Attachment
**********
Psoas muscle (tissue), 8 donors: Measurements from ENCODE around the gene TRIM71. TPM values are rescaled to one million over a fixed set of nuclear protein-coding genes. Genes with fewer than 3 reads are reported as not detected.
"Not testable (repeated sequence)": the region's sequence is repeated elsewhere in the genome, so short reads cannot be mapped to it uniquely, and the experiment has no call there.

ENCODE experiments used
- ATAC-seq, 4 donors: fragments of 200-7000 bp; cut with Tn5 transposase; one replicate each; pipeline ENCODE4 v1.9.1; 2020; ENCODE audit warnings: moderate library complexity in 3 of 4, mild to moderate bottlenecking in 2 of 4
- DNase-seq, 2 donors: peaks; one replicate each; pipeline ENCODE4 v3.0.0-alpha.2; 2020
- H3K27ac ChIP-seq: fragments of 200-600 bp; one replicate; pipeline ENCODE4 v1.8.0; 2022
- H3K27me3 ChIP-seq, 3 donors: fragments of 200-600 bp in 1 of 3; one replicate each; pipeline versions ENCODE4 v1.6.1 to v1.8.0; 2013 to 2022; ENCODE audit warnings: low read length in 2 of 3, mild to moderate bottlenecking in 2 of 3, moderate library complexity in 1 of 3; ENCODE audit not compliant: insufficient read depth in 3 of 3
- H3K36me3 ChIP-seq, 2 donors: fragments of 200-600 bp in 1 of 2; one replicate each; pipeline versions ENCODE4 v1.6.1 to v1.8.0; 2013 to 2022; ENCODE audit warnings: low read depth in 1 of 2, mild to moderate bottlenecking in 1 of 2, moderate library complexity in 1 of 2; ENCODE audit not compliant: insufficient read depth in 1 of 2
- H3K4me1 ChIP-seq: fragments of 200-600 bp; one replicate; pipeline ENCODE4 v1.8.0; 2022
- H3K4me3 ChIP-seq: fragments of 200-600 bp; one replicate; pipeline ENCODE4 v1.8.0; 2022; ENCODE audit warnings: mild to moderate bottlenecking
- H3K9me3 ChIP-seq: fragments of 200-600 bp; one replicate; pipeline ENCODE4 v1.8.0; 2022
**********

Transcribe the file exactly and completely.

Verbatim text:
Psoas muscle (tissue), 8 donors: Measurements from ENCODE around the gene TRIM71. TPM values are rescaled to one million over a fixed set of nuclear protein-coding genes. Genes with fewer than 3 reads are reported as not detected.
"Not testable (repeated sequence)": the region's sequence is repeated elsewhere in the genome, so short reads cannot be mapped to it uniquely, and the experiment has no call there.

ENCODE experiments used
- ATAC-seq, 4 donors: fragments of 200-7000 bp; cut with Tn5 transposase; one replicate each; pipeline ENCODE4 v1.9.1; 2020; ENCODE audit warnings: moderate library complexity in 3 of 4, mild to moderate bottlenecking in 2 of 4
- DNase-seq, 2 donors: peaks; one replicate each; pipeline ENCODE4 v3.0.0-alpha.2; 2020
- H3K27ac ChIP-seq: fragments of 200-600 bp; one replicate; pipeline ENCODE4 v1.8.0; 2022
- H3K27me3 ChIP-seq, 3 donors: fragments of 200-600 bp in 1 of 3; one replicate each; pipeline versions ENCODE4 v1.6.1 to v1.8.0; 2013 to 2022; ENCODE audit warnings: low read length in 2 of 3, mild to moderate bottlenecking in 2 of 3, moderate library complexity in 1 of 3; ENCODE audit not compliant: insufficient read depth in 3 of 3
- H3K36me3 ChIP-seq, 2 donors: fragments of 200-600 bp in 1 of 2; one replicate each; pipeline versions ENCODE4 v1.6.1 to v1.8.0; 2013 to 2022; ENCODE audit warnings: low read depth in 1 of 2, mild to moderate bottlenecking in 1 of 2, moderate library complexity in 1 of 2; ENCODE audit not compliant: insufficient read depth in 1 of 2
- H3K4me1 ChIP-seq: fragments of 200-600 bp; one replicate; pipeline ENCODE4 v1.8.0; 2022
- H3K4me3 ChIP-seq: fragments of 200-600 bp; one replicate; pipeline ENCODE4 v1.8.0; 2022; ENCODE audit warnings: mild to moderate bottlenecking
- H3K9me3 ChIP-seq: fragments of 200-600 bp; one replicate; pipeline ENCODE4 v1.8.0; 2022